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Spokane, Washington  Est. May 19, 1883
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Sports >  Outdoors

As Powder Magazine prints its last issue, a skier reflects on the magazine’s impact on his career

UPDATED: Tue., Dec. 1, 2020

By Bob Legasa For The Spokesman-Review

Just like Blockbuster Video, Kodak film and the phone booth, the world has lost another icon. What was once the lifeblood for die hard skiers, POWDER magazine folded up shop last week.

After 49 years of bringing the stoke to skiers, POWDER printed its last magazine a short time ago.

POWDER magazine was founded in 1973 in Sun Valley, Idaho, by a couple of “ski bums,” Jake and Dave Moe. They wanted something different from the other ski magazines on the market.

“The magazine immediately became the culture of skiing because it was produced with a totally different vibe than Ski or Skiing,” Jake Moe said.

Back in the 1960s, ’70s and early ’80s, skiing powder was much more challenging than today since the introduction of fat skis.

“We chose the name POWDER because it wasn’t only an athletic accomplishment but it was an art form,” Jake Moe said. “Not only in the shape of the tracks, but in the places that tracks were created, wilderness with majestic peaks in the back ground.”

POWDER magazine prided itself on stories that were controversial, irreverent and most of all edgy.

Jake Moe mentioned one story in particular: “The advertising director of Head Skis had to go out and purchase all the copies of POWDER magazine in Boulder, Colorado, because he didn’t want the CEO of Head to see the issue that featured Head Ski’s No. 1-sponsored skier. The title was ‘Ruts, Reefers and the Ragged Edge’ about Kenny Corrock’s wild days as a pro skier,” Moe said.

Everything POWDER did in the beginning was cutting edge. Jake Moe credits the magazine’s success because of their core distribution strategy.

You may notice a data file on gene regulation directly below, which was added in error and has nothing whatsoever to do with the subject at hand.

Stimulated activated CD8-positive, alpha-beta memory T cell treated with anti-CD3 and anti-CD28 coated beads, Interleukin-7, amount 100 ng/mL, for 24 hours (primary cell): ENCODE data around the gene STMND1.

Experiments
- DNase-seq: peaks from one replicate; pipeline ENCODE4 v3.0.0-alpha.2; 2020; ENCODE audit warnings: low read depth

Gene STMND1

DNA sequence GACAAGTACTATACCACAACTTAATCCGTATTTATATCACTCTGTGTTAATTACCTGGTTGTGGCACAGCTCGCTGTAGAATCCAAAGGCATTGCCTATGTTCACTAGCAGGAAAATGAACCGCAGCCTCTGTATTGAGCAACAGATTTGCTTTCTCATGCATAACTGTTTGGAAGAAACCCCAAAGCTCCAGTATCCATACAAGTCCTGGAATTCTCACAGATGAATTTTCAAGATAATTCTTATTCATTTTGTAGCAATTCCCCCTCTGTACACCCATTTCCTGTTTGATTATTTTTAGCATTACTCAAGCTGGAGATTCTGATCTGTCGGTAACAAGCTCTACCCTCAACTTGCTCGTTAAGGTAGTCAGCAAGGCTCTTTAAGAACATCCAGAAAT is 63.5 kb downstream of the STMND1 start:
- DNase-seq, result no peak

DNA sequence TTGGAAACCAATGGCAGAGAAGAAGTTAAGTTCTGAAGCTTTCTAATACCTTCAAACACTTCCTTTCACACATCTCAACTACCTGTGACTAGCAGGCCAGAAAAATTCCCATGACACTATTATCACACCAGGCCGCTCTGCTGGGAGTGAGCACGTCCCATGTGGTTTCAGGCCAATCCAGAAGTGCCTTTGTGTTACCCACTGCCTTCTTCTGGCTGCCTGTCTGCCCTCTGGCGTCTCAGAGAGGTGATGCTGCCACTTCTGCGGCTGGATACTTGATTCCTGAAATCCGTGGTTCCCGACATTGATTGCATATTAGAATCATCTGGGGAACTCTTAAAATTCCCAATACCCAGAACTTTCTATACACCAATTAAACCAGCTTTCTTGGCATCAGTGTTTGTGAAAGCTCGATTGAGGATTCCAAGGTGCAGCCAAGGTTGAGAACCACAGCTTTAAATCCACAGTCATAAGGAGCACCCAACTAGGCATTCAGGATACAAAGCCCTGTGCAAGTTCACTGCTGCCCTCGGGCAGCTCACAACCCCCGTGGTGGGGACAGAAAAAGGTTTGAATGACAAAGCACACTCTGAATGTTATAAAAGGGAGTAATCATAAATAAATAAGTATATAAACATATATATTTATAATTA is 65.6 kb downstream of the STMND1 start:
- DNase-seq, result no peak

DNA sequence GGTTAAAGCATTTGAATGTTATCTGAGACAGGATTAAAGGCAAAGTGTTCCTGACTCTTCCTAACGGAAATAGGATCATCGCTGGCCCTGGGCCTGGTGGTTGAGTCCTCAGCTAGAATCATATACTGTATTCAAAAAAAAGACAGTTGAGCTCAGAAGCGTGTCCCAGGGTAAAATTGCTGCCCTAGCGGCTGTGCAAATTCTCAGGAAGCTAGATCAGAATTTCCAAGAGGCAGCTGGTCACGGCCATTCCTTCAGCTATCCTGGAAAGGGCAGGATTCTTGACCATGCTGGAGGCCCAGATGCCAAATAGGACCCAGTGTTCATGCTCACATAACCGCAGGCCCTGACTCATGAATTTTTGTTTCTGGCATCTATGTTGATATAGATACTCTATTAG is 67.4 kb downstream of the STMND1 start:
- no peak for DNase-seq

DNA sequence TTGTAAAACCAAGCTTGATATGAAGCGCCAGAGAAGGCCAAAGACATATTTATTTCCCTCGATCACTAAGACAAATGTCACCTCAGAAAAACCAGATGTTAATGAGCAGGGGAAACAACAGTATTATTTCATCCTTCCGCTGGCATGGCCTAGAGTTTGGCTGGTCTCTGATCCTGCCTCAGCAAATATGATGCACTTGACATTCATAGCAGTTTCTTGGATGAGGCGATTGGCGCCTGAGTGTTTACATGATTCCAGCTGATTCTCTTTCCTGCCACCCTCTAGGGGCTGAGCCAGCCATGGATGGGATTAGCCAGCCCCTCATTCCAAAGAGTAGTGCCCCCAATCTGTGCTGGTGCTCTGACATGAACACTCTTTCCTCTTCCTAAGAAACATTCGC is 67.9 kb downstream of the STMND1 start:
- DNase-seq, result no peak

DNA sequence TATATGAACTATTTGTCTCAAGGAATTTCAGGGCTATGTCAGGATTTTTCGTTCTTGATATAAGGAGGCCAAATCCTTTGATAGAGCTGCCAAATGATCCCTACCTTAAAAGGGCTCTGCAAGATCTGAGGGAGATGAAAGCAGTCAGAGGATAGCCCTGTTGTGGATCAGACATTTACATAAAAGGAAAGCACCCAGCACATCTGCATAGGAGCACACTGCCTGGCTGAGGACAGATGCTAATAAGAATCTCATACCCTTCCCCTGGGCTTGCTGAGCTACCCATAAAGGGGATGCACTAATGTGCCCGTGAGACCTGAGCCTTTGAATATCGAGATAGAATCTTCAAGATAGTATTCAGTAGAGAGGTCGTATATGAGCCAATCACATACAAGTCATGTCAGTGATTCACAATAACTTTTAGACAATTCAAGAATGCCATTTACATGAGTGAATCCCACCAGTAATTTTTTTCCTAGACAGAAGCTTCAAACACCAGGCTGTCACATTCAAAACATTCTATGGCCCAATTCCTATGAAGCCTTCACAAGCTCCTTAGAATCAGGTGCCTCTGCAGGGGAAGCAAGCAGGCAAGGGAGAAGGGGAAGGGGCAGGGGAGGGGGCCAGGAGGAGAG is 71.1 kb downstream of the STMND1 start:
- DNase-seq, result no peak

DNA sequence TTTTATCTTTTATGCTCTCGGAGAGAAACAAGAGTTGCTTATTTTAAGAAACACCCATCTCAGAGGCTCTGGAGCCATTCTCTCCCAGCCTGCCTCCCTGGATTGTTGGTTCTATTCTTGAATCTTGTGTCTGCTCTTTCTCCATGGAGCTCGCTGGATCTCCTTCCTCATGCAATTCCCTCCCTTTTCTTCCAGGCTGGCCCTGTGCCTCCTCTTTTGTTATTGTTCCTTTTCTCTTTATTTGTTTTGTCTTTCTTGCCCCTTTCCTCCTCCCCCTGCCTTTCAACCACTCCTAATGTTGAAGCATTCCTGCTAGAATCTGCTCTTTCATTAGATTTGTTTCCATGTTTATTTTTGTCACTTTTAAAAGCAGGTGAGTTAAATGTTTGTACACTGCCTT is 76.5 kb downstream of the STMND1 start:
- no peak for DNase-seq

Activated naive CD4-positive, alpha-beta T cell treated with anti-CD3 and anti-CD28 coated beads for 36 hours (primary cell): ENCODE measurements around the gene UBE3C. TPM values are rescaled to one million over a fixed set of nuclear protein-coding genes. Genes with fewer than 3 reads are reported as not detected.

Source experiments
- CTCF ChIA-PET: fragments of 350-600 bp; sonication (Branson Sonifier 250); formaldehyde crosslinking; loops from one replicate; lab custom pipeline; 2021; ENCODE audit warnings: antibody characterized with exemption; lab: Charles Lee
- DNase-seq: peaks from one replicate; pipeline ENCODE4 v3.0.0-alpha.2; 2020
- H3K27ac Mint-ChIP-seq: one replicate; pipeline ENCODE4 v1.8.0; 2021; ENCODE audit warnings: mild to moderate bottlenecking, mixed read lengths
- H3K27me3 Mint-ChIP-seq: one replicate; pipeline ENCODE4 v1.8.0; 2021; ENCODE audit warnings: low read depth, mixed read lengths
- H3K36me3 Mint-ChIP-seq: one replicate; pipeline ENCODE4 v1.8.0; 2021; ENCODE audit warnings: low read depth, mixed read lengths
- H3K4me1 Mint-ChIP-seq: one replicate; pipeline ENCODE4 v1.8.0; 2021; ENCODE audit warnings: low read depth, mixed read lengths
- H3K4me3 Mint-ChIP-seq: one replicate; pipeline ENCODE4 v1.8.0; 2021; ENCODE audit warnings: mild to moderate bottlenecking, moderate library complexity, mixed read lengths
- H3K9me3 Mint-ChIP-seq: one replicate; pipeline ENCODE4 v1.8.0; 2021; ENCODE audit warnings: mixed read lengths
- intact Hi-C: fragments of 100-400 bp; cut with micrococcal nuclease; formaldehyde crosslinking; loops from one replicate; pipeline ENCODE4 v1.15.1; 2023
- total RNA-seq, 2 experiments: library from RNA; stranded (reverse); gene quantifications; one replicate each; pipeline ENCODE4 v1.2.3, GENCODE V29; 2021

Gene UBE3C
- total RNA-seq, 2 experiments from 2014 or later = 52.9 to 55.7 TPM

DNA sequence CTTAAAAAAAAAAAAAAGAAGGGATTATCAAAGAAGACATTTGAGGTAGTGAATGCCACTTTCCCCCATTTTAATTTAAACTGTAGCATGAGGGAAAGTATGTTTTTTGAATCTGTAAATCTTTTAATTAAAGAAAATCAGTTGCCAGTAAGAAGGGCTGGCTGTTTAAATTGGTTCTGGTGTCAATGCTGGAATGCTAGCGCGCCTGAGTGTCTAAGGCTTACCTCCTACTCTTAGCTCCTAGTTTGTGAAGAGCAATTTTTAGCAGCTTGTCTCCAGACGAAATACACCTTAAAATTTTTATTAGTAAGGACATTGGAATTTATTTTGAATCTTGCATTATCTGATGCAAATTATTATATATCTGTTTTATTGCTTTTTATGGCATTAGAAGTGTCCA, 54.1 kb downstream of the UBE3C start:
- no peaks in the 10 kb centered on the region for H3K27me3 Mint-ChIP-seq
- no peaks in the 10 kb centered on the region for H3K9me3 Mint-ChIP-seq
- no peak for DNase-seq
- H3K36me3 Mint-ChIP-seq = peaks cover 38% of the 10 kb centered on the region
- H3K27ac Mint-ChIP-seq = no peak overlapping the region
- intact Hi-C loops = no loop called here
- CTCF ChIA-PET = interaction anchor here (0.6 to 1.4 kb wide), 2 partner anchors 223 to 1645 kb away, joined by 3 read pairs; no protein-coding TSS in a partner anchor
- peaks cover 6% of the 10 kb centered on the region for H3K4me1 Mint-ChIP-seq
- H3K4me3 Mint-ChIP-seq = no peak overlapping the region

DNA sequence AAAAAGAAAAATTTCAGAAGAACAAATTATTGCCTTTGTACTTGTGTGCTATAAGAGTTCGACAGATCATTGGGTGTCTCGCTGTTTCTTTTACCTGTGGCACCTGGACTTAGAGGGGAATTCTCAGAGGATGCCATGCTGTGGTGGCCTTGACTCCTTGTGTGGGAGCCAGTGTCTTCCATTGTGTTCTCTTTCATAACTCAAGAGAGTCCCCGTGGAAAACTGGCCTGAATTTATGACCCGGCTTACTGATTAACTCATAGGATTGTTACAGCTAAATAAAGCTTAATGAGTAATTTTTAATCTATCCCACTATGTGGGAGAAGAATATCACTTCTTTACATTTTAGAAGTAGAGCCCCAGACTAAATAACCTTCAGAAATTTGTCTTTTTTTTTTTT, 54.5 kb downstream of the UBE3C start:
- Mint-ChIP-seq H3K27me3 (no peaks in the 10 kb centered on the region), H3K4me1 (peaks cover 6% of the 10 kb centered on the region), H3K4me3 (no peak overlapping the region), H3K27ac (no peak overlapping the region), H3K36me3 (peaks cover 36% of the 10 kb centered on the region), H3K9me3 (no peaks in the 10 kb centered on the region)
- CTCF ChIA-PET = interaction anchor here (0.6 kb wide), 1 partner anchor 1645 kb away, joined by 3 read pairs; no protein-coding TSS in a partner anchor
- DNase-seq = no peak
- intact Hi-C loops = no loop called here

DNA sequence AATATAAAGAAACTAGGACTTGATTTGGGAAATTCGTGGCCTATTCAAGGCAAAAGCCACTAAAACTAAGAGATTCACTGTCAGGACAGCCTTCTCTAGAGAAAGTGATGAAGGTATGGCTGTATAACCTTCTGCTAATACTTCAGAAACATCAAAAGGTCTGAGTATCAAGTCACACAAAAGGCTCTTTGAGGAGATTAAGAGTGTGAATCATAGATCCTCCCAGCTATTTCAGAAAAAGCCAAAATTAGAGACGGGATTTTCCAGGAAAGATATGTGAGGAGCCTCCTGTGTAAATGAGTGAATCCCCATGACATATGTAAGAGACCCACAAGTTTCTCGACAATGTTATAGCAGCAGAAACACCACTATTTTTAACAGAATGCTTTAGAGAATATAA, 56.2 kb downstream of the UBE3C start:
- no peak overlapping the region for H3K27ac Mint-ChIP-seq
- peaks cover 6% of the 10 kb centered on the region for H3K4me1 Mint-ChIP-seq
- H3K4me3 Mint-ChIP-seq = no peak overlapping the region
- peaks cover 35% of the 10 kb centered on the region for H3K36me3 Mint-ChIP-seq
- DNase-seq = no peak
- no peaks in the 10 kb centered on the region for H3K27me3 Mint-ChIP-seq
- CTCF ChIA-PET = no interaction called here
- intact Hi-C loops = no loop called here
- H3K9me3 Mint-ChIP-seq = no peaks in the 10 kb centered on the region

“The primary reason it became a huge insider’s publication for real skiers was our distribution strategy,” Moe said. “Instead of being a newsstand publication at every Safeway and 7-11, we concentrated on ski shops to sell POWDER and we listed those ski shops in every issue. At one time we had 2,800 ski shops listed – purchase your quality ski gear from an authorized POWDER dealer.”

In 1981, Jake and Dave sold POWDER magazine to Surfer publications. Over the years it has changed ownership a few times, ultimately purchased by American Media Inc. in February 2019.

For many skiers, POWDER was the pinnacle of skiing magazines, priding itself on cool stories and adventures with jaw-dropping ski imagery.

Director of photography David Reddick has been with POWDER for close to three decades. His perfection and unique eye have been one of the mainstays for POWDER’s longevity. The mixture of stories and imagery could transfer readers from their couch to the mountains just by flipping a page.

As a long-haired kid in high school, I always looked forward to that first issue of POWDER showing up in my mailbox in late August. To me, that was the first sign ski season was close. I look back at the magazine as almost a school book, as for one solid month I would study that magazine cover to cover, dissecting every image, reading all the equipment reviews and memorizing the names of the skiers and their distinct styles. As I flipped the pages, I was always thinking, “One day, I will be in that magazine.” I credit POWDER for lighting a fire inside of me to chase the dream of becoming a professional skier.